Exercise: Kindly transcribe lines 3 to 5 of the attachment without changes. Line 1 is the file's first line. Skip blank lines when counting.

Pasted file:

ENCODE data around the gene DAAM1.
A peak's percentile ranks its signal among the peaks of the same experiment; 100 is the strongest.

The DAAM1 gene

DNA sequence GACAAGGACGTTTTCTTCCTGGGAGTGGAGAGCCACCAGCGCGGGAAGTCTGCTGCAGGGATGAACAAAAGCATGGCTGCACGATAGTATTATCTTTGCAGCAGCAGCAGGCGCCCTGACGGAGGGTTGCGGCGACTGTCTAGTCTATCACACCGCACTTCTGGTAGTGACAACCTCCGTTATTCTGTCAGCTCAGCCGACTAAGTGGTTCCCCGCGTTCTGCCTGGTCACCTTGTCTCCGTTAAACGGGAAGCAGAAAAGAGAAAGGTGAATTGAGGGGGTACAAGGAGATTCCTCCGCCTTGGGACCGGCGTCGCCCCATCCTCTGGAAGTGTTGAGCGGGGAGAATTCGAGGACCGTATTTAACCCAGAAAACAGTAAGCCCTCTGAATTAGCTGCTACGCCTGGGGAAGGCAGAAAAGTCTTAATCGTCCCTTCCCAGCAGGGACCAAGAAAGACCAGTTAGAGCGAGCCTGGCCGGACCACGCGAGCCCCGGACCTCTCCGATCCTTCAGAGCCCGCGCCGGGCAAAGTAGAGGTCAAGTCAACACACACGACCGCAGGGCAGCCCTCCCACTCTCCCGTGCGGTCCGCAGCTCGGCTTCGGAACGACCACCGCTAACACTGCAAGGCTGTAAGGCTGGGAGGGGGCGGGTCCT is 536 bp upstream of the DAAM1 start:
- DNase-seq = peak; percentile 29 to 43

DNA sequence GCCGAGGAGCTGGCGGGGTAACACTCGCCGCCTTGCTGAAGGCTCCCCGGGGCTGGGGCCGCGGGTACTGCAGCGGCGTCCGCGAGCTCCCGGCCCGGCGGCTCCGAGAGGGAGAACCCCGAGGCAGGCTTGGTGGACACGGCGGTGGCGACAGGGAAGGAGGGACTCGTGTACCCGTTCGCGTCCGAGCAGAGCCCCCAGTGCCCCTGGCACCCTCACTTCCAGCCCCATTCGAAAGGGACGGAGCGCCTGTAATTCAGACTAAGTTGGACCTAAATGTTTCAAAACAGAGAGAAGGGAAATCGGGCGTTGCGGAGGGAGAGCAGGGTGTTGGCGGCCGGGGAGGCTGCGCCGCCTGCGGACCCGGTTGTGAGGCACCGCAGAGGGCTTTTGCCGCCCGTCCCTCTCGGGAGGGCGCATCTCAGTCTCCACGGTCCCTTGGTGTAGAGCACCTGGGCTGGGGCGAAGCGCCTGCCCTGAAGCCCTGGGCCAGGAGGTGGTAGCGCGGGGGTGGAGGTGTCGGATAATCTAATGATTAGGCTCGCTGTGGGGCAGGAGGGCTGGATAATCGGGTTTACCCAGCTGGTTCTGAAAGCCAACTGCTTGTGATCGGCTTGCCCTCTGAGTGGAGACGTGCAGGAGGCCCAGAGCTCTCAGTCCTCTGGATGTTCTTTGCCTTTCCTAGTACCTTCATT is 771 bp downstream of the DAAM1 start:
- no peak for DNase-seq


The DAAM1 gene

DNA sequence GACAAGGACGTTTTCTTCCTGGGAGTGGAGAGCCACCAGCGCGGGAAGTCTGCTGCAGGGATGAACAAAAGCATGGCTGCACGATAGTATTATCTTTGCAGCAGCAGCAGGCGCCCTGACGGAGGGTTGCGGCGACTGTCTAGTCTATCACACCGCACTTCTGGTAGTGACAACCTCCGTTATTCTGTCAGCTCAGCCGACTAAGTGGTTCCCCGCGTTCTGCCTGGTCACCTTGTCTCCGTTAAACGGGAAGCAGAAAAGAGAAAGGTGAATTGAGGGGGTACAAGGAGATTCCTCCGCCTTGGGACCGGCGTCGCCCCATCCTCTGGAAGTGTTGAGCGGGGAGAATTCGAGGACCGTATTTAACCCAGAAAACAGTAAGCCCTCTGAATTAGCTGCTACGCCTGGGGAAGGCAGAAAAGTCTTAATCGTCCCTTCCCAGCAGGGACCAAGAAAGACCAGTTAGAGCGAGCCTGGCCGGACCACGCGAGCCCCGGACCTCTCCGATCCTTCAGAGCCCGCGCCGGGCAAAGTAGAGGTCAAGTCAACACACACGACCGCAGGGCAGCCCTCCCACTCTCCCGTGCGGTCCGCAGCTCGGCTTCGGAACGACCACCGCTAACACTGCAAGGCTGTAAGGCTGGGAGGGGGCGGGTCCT is 536 bp upstream of the DAAM1 start:
- DNase-seq = peak; percentile 29 to 43